• On the bottom, top or sides of the interior door jamb
  • On the metal frame inside the bottom drawer opening
  • Under one of the electric burners on the cooktop

You will find that aftermarket suppliers parts are less expensive than manufacturer-supplied parts. Make sure they are UL or ETL/Intertek listed. That means the part meets industry standards. For example, Certified Appliance Accessory surface burner range elements and oven bake elements are UL listed.

Other things to look for include:

  • Stove top coils are labeled either 6 in. or 8 in. Just think of them as small and large because those numbers are not precise.
  • Stovetop elements also have varying "turns"—the number of times a single coil is spun to create a spiral heating element.
  • If actual measurements are provided, you can compare them against your own.
  • Oven baking elements come in a wide variety of patterns which can help find a match.
  • However, for all elements, there are differing wattages, even if they are similar in shape, size, or turns. You certainly don't want to overload a connection or underpower the element's performance.

Because of all those variables, it's important you choose the right part. Remember, part listings should include the most used industry part numbers and brands to ensure you find a correct match.

Also, a manufacturer may make appliances for several different brands, which is why you may find that GE and Hotpoint are often linked together. Same with Whirlpool, Kenmore, Frigidaire, and Maytag. Of course, some companies switch back and forth between manufacturers, so year matches can be important too.

Finding the right part can take time. More time, in fact, than installing the part, as you're about to discover.

Finally, before you replace any part, watch some online videos so you understand what's involved. And make sure you unplug the appliance AND turn off the circuit breaker. You don't want a burned hand or 240 volts coursing through your body!

Replacing electric stove coils

Stove coils found on modern electric stoves have simple ends that easily plug into basic receptacles.


Courtesy Certified Appliance Accessories

This means they are surprisingly easy to replace. All it takes is a small lift on the coil end opposite from the plug and then a careful tug to remove the old element.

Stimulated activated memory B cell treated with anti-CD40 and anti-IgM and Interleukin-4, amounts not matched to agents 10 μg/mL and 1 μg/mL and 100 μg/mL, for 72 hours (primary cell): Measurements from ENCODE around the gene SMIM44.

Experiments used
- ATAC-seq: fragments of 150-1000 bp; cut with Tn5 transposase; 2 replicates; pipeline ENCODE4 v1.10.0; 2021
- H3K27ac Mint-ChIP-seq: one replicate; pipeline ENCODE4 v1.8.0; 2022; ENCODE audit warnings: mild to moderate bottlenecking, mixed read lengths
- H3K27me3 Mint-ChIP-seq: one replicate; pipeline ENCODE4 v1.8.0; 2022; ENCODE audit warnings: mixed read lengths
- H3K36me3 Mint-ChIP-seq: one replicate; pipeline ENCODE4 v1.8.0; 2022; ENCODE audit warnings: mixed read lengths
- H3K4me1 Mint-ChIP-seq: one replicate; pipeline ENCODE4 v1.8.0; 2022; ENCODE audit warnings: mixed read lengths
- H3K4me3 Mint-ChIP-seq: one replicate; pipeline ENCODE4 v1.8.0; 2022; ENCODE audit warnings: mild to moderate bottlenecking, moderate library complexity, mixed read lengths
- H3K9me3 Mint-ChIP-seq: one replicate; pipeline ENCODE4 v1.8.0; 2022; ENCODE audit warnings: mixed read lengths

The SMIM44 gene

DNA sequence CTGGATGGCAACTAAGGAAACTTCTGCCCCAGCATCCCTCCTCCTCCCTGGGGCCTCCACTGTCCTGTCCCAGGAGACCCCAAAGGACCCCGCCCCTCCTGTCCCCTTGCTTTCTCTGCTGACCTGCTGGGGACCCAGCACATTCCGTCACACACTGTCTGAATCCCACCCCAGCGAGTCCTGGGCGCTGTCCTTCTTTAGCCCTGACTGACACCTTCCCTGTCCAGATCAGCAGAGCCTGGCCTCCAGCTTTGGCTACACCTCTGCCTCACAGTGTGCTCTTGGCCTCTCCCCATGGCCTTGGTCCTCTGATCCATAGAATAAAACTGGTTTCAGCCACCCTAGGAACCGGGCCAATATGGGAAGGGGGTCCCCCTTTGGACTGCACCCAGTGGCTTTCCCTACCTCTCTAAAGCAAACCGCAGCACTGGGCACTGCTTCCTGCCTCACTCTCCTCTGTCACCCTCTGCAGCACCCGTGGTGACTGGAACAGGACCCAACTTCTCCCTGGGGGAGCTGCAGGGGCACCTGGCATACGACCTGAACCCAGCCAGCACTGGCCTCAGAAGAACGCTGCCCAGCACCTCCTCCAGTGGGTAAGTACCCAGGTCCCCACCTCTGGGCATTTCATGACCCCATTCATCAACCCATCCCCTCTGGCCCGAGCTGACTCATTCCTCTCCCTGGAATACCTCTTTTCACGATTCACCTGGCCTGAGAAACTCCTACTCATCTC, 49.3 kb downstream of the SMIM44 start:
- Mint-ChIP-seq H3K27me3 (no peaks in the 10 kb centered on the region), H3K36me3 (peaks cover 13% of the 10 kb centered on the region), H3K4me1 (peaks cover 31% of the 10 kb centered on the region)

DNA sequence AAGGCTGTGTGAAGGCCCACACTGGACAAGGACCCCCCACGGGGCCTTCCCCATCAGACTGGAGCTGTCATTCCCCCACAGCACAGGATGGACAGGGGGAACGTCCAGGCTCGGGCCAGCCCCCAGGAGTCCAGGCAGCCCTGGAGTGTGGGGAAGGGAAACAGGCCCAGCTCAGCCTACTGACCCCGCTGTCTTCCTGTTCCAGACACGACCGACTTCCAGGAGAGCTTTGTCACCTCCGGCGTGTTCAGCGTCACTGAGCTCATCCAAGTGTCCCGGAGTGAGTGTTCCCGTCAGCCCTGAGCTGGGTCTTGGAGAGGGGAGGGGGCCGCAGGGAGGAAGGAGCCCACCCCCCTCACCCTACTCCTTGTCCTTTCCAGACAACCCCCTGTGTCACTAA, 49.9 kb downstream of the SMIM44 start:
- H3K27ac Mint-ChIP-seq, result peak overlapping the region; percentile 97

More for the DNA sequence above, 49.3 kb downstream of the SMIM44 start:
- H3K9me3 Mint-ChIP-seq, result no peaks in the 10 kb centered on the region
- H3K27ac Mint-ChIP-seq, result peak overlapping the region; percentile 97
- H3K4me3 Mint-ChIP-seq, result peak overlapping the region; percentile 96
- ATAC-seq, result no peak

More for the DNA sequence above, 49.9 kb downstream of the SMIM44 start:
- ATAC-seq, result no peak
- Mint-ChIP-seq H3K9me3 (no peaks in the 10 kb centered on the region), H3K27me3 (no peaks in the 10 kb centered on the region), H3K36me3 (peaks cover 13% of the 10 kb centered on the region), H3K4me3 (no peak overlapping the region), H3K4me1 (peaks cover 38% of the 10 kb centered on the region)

Courtesy Certified Appliance Accessories

Angling the replacement coil the same way, a gentle push snugs its terminal contacts into place. Then the new element can be set back down level.

Much older stoves have ends with screws holding them in place as well as added wiring or insulation. If you have a stove like that, stop and reach out to a professional.

The 2018 regulation update to electric stove top coils

A 2020 report from the National Fire Prevention Agency has some sobering facts. Highlights include:

  • From 2014-2018, US fire departments responded to an estimated average of 172,900 home structure fires per year started by cooking activities
  • These fires caused an average of 550 civilian deaths, 4,820 reported civilian fire injuries, and more than $1 billion in direct property damage per year
  • Ranges or cooktops were involved in the 61% of reported home cooking fires, 87% of cooking fire deaths, and 78% of cooking fire injuries
  • Households that use electric ranges have a higher risk of cooking fires and associated losses than those using gas ranges
  • Unattended cooking was the leading cause of cooking fires and casualties

These kinds of unattended cooking statistics are behind the 2018 regulation change. UL858 60A requires any electric stove that uses coiled cooking elements and is manufactured after June 15, 2018, to pass a specific kind of cooking oil ignition test. The goal is to prevent a pan from exceeding 450°F.

UL 858 Section 60A

Courtesy UL